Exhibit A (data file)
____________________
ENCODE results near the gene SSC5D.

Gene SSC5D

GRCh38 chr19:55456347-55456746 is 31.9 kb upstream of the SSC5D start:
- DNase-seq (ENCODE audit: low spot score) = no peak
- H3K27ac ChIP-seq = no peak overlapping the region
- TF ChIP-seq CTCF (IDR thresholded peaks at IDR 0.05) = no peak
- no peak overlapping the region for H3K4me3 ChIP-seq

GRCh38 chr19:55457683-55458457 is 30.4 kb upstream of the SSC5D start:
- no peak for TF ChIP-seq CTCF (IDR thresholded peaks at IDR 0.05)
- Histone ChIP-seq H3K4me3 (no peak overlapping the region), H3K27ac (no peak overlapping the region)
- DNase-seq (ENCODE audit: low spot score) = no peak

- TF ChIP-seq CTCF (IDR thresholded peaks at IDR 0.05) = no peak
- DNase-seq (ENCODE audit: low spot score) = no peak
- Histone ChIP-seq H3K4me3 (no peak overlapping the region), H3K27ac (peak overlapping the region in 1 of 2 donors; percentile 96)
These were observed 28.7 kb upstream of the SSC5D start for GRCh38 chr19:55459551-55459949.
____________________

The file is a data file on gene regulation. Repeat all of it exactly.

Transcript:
ENCODE results near the gene SSC5D.

Gene SSC5D

GRCh38 chr19:55456347-55456746 is 31.9 kb upstream of the SSC5D start:
- DNase-seq (ENCODE audit: low spot score) = no peak
- H3K27ac ChIP-seq = no peak overlapping the region
- TF ChIP-seq CTCF (IDR thresholded peaks at IDR 0.05) = no peak
- no peak overlapping the region for H3K4me3 ChIP-seq

GRCh38 chr19:55457683-55458457 is 30.4 kb upstream of the SSC5D start:
- no peak for TF ChIP-seq CTCF (IDR thresholded peaks at IDR 0.05)
- Histone ChIP-seq H3K4me3 (no peak overlapping the region), H3K27ac (no peak overlapping the region)
- DNase-seq (ENCODE audit: low spot score) = no peak

- TF ChIP-seq CTCF (IDR thresholded peaks at IDR 0.05) = no peak
- DNase-seq (ENCODE audit: low spot score) = no peak
- Histone ChIP-seq H3K4me3 (no peak overlapping the region), H3K27ac (peak overlapping the region in 1 of 2 donors; percentile 96)
These were observed 28.7 kb upstream of the SSC5D start for GRCh38 chr19:55459551-55459949.